About the photographers:
Matthew Anderson recently moved to Switzerland and is currently engaged in the art of producing beautiful wedding photography and the precision of imagery for commercial clients.
I technically didn’t do much photography here, and was more of an art director, have little of a life and fill the void with photo gear.
9 thoughts on “Panasonic LX3 and Elinchrom Coffee Madness”
I have an LX2 that’s going to have to be upgraded now!
The first photo is comedic in a nice tone. Like the texture of the tip of that overspilled coffee too. I own a GX200 and it’s a bliss to use.
I post photos and write “interesting” (I think so) stuff to the photos on my blog. Hope to see you around.
Flan thinks this is the camera we should get. Do you get a commission:)
snort – makes me snort my own coffee!
Since you did link to Chase, I’m surprised you haven’t read his stuff. What freezes motion in a setup like this is not short shutter speeds, but the flash itself. You could accomplish exactly the same result with a shutter speed of say 1/100th as long as your ambient isn’t too strong.
Indeed, you are correct, so long as the flash is over-powering any ambient light, the duration of the flash will no doubt determine how well the motion is frozen. Since I’m in a mood to write, here as some other thoughts on the subject. Depending on how you setup your shot, the freezing of motion can be a combination of all three variables you mentioned above: flash duration, shutter speed, and the strength of the ambient light.
*If you’re shooting in bright sunlight, you can freeze motion with a high shutter speed without any flash.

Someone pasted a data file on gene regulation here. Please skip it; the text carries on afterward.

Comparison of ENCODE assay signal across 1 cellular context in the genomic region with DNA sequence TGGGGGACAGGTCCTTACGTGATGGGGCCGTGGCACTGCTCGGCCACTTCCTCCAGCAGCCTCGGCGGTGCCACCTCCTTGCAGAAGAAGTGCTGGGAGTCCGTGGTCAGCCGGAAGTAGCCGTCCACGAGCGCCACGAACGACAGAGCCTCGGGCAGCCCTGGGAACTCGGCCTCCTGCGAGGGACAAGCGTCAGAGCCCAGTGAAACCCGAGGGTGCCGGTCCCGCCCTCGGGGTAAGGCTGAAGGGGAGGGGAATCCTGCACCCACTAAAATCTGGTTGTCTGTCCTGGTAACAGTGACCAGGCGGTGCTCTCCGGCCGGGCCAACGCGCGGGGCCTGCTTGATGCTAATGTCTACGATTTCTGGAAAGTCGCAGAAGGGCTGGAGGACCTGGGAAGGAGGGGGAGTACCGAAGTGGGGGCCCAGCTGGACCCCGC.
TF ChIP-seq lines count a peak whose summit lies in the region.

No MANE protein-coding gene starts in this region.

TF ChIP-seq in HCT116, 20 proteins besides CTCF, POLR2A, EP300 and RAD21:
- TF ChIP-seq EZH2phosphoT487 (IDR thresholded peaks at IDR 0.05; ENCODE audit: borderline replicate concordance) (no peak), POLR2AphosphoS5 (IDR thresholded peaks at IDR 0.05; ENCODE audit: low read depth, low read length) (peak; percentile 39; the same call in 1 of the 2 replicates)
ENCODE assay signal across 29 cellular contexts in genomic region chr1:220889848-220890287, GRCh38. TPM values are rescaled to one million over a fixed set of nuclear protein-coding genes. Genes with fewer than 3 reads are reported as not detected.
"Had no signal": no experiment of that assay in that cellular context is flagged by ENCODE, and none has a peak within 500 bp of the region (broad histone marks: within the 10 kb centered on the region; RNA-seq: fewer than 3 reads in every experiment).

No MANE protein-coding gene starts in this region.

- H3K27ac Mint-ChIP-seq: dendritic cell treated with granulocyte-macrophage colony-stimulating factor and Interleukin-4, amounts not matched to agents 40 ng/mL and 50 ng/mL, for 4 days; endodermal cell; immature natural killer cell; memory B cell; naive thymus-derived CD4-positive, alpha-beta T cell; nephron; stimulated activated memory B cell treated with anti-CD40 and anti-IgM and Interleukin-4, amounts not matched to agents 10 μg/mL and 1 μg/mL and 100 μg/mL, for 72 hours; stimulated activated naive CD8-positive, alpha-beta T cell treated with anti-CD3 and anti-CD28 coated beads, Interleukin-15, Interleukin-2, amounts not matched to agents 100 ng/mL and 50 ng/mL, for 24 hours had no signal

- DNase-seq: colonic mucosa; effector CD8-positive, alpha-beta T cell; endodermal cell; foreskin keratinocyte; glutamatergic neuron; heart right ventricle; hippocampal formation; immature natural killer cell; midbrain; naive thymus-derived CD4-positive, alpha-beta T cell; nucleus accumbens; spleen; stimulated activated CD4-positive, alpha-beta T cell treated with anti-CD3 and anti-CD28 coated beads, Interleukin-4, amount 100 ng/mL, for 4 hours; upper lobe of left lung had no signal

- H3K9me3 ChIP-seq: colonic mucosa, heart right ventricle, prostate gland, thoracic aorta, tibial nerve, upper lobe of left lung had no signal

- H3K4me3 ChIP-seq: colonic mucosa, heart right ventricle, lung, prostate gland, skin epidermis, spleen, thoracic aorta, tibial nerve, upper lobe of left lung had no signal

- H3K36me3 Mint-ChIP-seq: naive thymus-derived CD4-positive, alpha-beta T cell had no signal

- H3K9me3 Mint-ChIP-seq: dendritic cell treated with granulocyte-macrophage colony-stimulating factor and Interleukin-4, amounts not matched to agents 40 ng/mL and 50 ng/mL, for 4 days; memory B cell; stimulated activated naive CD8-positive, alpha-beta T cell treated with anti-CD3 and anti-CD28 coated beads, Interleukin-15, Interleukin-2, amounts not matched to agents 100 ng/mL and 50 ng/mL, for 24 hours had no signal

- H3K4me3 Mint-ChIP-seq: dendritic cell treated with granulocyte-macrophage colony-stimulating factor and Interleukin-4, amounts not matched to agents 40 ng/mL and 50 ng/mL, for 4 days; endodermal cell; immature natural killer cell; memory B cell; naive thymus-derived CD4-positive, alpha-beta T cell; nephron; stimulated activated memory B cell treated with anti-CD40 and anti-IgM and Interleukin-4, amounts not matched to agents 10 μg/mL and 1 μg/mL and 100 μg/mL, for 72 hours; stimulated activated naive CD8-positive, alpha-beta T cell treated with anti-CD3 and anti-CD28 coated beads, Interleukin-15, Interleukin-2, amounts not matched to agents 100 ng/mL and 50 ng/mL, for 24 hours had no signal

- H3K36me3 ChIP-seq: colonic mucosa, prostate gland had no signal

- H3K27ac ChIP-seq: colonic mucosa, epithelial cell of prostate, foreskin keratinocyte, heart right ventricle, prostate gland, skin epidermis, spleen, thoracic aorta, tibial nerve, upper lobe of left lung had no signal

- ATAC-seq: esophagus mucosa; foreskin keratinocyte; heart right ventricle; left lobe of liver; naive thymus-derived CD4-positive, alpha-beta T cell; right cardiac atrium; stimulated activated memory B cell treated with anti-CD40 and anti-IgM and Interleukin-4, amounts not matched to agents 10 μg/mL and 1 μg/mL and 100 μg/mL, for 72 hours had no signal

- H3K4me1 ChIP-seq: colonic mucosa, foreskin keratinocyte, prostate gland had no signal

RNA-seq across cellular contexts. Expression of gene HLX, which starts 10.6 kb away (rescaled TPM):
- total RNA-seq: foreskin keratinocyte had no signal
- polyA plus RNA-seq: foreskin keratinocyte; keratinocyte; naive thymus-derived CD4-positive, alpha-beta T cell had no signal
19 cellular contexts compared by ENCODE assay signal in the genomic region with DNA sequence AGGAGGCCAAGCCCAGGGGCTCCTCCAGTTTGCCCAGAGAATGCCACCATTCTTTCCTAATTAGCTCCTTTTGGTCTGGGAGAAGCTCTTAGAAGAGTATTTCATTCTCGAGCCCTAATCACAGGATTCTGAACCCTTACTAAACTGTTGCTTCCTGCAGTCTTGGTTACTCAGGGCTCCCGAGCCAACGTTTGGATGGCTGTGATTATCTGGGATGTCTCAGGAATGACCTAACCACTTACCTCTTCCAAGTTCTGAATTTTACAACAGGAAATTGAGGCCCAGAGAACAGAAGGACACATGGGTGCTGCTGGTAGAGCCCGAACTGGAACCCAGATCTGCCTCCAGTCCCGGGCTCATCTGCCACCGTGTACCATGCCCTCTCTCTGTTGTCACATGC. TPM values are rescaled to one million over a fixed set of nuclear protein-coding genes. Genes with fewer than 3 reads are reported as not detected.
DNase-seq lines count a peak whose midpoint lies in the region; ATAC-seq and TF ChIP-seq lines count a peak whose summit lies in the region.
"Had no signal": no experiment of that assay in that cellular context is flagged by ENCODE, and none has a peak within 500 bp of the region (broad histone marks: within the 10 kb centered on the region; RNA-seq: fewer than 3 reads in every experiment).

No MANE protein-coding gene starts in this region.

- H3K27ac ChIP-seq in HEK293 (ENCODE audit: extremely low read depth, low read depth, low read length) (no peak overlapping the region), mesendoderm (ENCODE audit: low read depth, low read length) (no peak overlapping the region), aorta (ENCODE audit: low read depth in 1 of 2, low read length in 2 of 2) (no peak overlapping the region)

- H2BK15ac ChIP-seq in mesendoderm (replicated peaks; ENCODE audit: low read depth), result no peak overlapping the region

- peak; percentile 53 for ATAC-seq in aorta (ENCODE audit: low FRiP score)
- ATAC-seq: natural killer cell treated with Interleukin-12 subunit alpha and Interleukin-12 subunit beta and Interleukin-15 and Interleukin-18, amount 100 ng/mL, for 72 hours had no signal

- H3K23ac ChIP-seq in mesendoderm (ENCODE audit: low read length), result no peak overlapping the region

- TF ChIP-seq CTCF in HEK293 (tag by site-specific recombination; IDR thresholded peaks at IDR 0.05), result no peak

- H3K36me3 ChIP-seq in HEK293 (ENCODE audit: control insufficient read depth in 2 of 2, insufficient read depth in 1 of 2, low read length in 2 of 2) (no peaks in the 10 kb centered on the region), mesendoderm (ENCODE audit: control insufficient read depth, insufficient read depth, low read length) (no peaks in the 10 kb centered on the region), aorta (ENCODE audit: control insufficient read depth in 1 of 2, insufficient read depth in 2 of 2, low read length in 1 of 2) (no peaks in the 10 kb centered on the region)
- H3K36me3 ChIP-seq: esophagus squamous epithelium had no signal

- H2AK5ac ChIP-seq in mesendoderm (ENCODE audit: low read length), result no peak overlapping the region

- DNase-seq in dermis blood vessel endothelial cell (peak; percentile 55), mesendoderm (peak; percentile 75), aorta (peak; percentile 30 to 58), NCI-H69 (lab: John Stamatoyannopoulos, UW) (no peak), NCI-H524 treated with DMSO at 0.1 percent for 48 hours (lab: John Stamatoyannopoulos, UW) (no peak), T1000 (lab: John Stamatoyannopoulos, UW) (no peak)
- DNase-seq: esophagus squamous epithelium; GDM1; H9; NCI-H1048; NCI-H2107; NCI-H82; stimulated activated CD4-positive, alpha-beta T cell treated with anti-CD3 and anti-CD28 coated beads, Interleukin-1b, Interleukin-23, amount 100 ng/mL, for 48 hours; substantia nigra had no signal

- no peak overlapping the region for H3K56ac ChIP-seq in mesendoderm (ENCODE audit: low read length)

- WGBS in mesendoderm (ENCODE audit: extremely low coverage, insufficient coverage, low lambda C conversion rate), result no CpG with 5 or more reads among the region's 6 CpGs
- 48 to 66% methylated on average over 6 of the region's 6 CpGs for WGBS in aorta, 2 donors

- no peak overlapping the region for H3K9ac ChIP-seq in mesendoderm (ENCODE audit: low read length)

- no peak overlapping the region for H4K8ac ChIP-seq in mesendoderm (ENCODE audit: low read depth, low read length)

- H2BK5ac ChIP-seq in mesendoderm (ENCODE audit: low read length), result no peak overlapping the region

*If you’re shooting in low light with a flash with a short flash duration (as Chase did for the article/video you mentioned, and as we did here) then you can use a low shutter speed (needed because many DSLRs don’t sync over 1/250 to do the shot like taking a normal photo), and a flash with a short flash duration to freeze the motion. This method is the classical method, developed by the late Dr. Harold Eugene Edgerton. It’s very useful for stopping bullets in mid-air and exploding glasses.
*In this shot, the strobe setup was overpowering the ambient, so the exposure of the image was determined by the flashes lighting the entire subject with an Octabox, and since we wanted to see how fast we could sync the RX system to the LX3, it made sense to use a high shutter speed in combination with a short flash duration. The shutter speed could have really been anything between 1/60 and 1/1000 with similar results. By using a short flash duration strobe, we were able to freeze the coffee in the air as desired without going through all the setup hassle of the Chase article/video.
As mentioned in the article above, one reason for using the Elinchrom Ranger RX system was that, “With such a short flash duration, you can freeze moving liquids with super precision.” And one reason for using a camera like the LX3 with Skyport triggers, is that you can easily sync up to 1/1000 sec. This is highly useful when using flashes in environments with high levels of ambient lighting, like in the sunshine where you might want to have a high shutter speed (say 1/600 to expose for the environment) and still be able to trigger your strobes.
In this setup, we were just hooking up the Skyport to the LX3 and shooting. Much less complicated than the setup Chase used, which involved setting his Hassy up on a tripod, opening the shutter (the Hassy can’t sync with the flash at the required speed to freeze motion in that setup), and then triggering the strobes separately. We could have done it this way, but sometimes it’s more fun to think outside the Chase.
I edited the article to make the influence of short flash duration more clear.
i just want to ask is it possible to sync this flash with the normal 5d mark 2 or no .. the max sync speed is 200 for this camera by the way
Yes, but the maximum sync speed will be limited to the camera sync speed when using the traditional Pocket Wizards or Elinchrom Skyports. Check out the FlexTT5 from PocketWizard, which includes a utility program to tune the high-speed sync of your radio receivers to achieve a high speed sync by defining the HyperSync timing on the transmitter.